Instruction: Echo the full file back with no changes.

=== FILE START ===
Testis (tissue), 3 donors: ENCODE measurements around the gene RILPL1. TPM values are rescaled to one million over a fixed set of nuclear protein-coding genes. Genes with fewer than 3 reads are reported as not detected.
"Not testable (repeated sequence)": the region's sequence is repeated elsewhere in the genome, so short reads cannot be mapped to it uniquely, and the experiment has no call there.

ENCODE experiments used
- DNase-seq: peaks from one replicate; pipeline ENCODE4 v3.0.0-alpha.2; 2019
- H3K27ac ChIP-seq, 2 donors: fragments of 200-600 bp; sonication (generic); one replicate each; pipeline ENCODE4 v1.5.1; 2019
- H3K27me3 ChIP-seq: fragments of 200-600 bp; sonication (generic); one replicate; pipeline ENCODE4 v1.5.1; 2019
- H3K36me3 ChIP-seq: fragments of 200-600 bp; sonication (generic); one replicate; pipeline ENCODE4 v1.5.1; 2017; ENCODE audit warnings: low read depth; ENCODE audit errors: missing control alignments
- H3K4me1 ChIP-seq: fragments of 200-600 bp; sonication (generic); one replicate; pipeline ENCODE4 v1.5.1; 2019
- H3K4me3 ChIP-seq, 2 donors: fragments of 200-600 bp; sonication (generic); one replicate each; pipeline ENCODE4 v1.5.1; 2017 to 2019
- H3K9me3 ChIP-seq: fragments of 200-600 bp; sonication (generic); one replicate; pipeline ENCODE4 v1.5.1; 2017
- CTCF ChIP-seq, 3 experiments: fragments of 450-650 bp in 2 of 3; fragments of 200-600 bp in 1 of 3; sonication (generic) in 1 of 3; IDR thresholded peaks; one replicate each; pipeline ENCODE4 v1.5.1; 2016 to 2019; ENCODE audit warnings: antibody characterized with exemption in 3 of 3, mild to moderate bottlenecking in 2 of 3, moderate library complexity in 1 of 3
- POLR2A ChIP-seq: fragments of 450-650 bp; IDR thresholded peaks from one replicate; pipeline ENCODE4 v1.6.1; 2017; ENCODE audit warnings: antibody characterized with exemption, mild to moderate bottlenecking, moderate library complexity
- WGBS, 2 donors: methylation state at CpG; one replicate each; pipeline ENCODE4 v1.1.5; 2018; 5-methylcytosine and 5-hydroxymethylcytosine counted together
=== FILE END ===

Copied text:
Testis (tissue), 3 donors: ENCODE measurements around the gene RILPL1. TPM values are rescaled to one million over a fixed set of nuclear protein-coding genes. Genes with fewer than 3 reads are reported as not detected.
"Not testable (repeated sequence)": the region's sequence is repeated elsewhere in the genome, so short reads cannot be mapped to it uniquely, and the experiment has no call there.

ENCODE experiments used
- DNase-seq: peaks from one replicate; pipeline ENCODE4 v3.0.0-alpha.2; 2019
- H3K27ac ChIP-seq, 2 donors: fragments of 200-600 bp; sonication (generic); one replicate each; pipeline ENCODE4 v1.5.1; 2019
- H3K27me3 ChIP-seq: fragments of 200-600 bp; sonication (generic); one replicate; pipeline ENCODE4 v1.5.1; 2019
- H3K36me3 ChIP-seq: fragments of 200-600 bp; sonication (generic); one replicate; pipeline ENCODE4 v1.5.1; 2017; ENCODE audit warnings: low read depth; ENCODE audit errors: missing control alignments
- H3K4me1 ChIP-seq: fragments of 200-600 bp; sonication (generic); one replicate; pipeline ENCODE4 v1.5.1; 2019
- H3K4me3 ChIP-seq, 2 donors: fragments of 200-600 bp; sonication (generic); one replicate each; pipeline ENCODE4 v1.5.1; 2017 to 2019
- H3K9me3 ChIP-seq: fragments of 200-600 bp; sonication (generic); one replicate; pipeline ENCODE4 v1.5.1; 2017
- CTCF ChIP-seq, 3 experiments: fragments of 450-650 bp in 2 of 3; fragments of 200-600 bp in 1 of 3; sonication (generic) in 1 of 3; IDR thresholded peaks; one replicate each; pipeline ENCODE4 v1.5.1; 2016 to 2019; ENCODE audit warnings: antibody characterized with exemption in 3 of 3, mild to moderate bottlenecking in 2 of 3, moderate library complexity in 1 of 3
- POLR2A ChIP-seq: fragments of 450-650 bp; IDR thresholded peaks from one replicate; pipeline ENCODE4 v1.6.1; 2017; ENCODE audit warnings: antibody characterized with exemption, mild to moderate bottlenecking, moderate library complexity
- WGBS, 2 donors: methylation state at CpG; one replicate each; pipeline ENCODE4 v1.1.5; 2018; 5-methylcytosine and 5-hydroxymethylcytosine counted together